QUOTE(Cyrilla @ May 13 2012, 11:03 PM)
QUOTE(dolce@piano @ May 13 2012, 06:06 PM)
The other two pieces they've included as non-classical are far better examples.
Agree the Tchaikovsky possibly not the best example but it is very definitely in the natural minor, despite the lack of a top 'la'.
My problem is actually with The Wayfaring Stranger! As a folk song, it obviously has many variations - but it is predominantly a song in a la pentatonic
tonality. Many versions of it ARE purely pentatonic and the one quoted on the website page is clearly pentatonic with two fa
notes - one of which is purely a passing note.
I did write to the board when the page first went up, pointing out that this was not a good example of a natural minor piece, but I see it's still there...
I think part of the problem is with the perception of the difference between a key and a scale. I once taught theory to a very clever man who was starting completely from scratch, and he would get angry at the slightest thing which he felt wasn't being explained properly (by the books, not just by me) and one of these was that you were taught two different minor scales, but actually only one minor key. I did my best to point out to him that the scales only showed you two different ways of "behaving" in that half of the scale, so no, you didn't get pieces in A harmonic minor or A melodic minor. So, similarly, I don't feel it's right to say a piece is "in the natural minor" - surely that applies more to pieces which are in an aeolian mode? Even in the explanation on the page, and please forgive me but I'm too tired to look it up now, doesn't it suggest that this scale is what's used in pieces that are not in the "classical" major/minor "system"?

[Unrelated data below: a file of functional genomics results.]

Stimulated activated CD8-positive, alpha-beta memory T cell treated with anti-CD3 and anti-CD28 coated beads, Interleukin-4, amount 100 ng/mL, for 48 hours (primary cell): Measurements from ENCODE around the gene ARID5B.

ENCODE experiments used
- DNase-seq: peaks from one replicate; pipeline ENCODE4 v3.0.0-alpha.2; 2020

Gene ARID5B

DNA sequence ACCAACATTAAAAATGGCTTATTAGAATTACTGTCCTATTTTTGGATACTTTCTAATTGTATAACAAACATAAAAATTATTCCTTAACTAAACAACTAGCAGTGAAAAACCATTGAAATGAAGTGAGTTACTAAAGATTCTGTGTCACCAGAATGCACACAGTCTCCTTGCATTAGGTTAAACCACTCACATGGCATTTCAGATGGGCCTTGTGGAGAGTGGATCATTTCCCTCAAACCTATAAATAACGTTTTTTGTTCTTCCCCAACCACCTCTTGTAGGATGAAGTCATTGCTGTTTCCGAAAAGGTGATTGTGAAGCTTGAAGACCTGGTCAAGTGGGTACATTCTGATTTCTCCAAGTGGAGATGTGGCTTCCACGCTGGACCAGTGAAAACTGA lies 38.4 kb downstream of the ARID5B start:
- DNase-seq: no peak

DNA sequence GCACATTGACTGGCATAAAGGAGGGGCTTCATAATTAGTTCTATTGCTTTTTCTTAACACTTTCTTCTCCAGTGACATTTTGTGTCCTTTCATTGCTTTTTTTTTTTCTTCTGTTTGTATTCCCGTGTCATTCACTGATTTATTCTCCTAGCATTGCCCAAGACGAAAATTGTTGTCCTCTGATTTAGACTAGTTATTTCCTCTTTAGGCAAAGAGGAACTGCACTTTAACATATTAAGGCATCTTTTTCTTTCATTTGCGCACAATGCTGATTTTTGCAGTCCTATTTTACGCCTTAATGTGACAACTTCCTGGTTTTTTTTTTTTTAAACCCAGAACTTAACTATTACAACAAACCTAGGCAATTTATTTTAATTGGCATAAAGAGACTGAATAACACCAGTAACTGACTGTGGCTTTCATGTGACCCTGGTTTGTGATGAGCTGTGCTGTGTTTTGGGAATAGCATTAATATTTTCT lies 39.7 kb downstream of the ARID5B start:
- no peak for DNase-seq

I'd say the 6th and 7th in "that" passage behave quite correctly in the melodic minor, since they would only be raised if going all the way up to the tonic through 6 and 7, which they don't, and only lowered (or not-raised, depending on where you start from, please don't let's start that one again just now!
) if going down to the dominant through 7 and 6, which they are.
I've always looked upon this piece as being a model of the harmonic/melodic "behaviour" for want of a better word. The fact that they print it without the harmonies is a little misleading. If they hadn't attributed it to Tchaikovsky, I could have believed there was a different version without the sharpened leading note in the harmony of the cadence at the end.
But... I had a friend on another forum who had been an examiner for years, and he said they used to say AB stood for "Auntie Board"
There have been many times recently when Auntie got a bee in her bonnet and could not get it out (like the farcical thing about having to say if the second minor scale you played was a different form from the first, just in case the examiner couldn't tell whether you meant to do it or not)